(This story was updated at 12:22 p.m.)
President Obama kept the pressure on Republicans to support provisions of his American Jobs Act on Monday when he announced new initiatives intended to reduce unemployment among military veterans.
Flanked by veterans in the Rose Garden, Obama announced a new “veterans’ gold card” program in which former service members can receive customized job search assistance at existing employment centers operated by the Department of Labor. Obama also highlighted a new Web page, www.mynextmove.org/vets, that is designed to connect veterans to job openings across the nation.
The programs are modest and are intended to pressure congressional Republicans to support a larger-scale measure in Obama’s $447 billion American Jobs Act that would give a tax credit of up to $5,600 to companies that hire veterans. The Senate is scheduled to vote on that bill later this week.
However, not a single Republican in the Senate has voted in favor of Obama’s comprehensive jobs plan, which was blocked last month. Nor has any GOP member supported the two individual components of the jobs plan that have been voted on subsequently — one aimed at hiring more teachers and police officers and the other that would provide funding for modernizing roads and bridges.
None of Obama’s jobs proposals has made it out of the Senate.
“They’ve had three chances to do the right thing; three times they said no. I believe it’s time to say yes,” Obama said of his GOP adversaries. “Our veterans did their jobs; it’s time for Congress to do theirs.”
The unemployment rate among veterans from Afghanistan and Iraq is at 12.1 percent, well above the national average of 9.0 percent, officials said. As the Post’s Checkpoint Washington national security blog points out, that rate has been steadily ticking upward.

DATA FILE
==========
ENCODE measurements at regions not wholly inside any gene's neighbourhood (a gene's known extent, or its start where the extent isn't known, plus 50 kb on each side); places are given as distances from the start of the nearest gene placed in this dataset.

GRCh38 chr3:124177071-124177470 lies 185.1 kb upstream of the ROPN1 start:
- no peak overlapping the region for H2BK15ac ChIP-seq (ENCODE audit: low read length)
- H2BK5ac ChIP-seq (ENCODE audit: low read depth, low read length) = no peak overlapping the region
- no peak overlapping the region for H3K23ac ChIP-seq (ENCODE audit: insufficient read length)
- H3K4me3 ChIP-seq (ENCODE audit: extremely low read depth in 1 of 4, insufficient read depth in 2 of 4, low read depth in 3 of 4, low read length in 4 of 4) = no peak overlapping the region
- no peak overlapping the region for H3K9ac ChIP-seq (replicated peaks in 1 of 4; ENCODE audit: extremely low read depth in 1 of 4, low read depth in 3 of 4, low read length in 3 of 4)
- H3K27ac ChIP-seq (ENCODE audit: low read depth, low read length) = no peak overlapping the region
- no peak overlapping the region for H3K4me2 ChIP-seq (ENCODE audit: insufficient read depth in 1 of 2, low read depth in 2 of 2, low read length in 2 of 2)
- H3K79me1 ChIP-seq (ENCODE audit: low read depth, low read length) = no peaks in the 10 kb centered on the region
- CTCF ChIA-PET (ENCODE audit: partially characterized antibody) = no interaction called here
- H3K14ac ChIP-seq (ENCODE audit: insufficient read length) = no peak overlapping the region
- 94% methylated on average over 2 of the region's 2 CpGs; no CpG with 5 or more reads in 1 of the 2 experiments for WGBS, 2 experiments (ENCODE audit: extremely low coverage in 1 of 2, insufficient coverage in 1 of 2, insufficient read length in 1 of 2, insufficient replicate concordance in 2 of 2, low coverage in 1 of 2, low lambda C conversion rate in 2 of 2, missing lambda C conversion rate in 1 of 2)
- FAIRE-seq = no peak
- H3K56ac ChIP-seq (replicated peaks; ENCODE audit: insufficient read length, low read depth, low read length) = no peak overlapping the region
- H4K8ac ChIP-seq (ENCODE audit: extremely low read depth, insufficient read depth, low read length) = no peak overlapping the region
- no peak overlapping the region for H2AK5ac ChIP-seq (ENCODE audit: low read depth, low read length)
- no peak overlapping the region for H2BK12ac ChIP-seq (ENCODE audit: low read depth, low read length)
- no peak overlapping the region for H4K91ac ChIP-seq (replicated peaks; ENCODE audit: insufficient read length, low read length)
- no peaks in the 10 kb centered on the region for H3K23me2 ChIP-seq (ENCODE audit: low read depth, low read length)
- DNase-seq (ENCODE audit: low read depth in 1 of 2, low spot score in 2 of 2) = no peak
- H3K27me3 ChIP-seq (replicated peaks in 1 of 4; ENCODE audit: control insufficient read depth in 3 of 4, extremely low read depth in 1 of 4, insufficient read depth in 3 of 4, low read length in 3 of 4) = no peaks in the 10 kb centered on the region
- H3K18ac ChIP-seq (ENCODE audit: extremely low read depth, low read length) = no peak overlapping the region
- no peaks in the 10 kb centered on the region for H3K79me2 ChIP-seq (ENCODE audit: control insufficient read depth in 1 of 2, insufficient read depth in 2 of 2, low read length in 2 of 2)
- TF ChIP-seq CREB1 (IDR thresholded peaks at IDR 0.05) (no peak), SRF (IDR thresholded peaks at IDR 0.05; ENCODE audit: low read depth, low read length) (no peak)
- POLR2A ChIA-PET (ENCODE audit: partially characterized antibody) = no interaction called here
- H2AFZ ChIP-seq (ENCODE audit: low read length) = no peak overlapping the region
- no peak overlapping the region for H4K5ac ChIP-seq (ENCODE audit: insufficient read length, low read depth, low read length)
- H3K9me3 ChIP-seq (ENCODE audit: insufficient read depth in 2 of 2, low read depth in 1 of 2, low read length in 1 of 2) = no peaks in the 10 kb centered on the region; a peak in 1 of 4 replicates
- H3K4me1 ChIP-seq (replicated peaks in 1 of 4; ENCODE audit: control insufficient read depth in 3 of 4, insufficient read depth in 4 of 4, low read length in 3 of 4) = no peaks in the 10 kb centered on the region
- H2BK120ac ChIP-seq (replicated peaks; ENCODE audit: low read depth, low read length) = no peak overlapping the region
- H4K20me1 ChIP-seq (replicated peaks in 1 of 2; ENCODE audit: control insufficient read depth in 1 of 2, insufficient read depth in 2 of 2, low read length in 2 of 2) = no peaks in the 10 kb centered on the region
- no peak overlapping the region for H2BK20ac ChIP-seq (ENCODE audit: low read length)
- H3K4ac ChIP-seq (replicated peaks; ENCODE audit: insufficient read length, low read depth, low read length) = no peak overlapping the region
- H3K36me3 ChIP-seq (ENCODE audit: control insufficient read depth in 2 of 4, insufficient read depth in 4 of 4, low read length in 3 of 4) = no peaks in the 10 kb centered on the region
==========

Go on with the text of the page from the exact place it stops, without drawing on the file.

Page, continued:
Obama said 850,000 veterans of those two wars remain unemployed, and the situation is becoming more pressing as the president winds down American involvement in the conflicts. One million more service members are expected to transition to civilian life over the next five years, officials said.
Obama’s latest initiatives build on previous small-scale announcements by the administration over the past couple months aimed at improving the jobs outlook for veterans. Last month, the White House called on health clinics across the nation to hire at least 8,000 veterans over the next several years.
Also last month, Obama and first lady Michelle Obama announced a commitment from the private sector to hire 25,000 veterans by the end of 2013.
Danielle Gray, deputy director of the White House National Economic Council, said the new “veterans’ gold card” program would offer jobs,counseling and other services at the 3,000 one-stop jobs centers that the Labor Department operates nationwide.
“Just think about the skills these veterans acquire at a very young age: the leadership they’ve earned, the technology they’ve mastered, the ability to adapt to changing circumstance that you can’t learn in the classroom,” Obama said. “This is exactly the kind of leadership and responsibility every American business should be competing to attract.”
House Republicans, however, said the president cannot credibly complain that the GOP is standing in the way of helping veterans find jobs.
The House approved the Veterans Opportunity to Work Act that would provide veterans access to education and retraining funds and allow Congress to work with governors to create uniform licensing and credentials standards. But that legislation has not been approved by the Democrat-controlled Senate.
Details of the White House initiatives can be found on its Web site.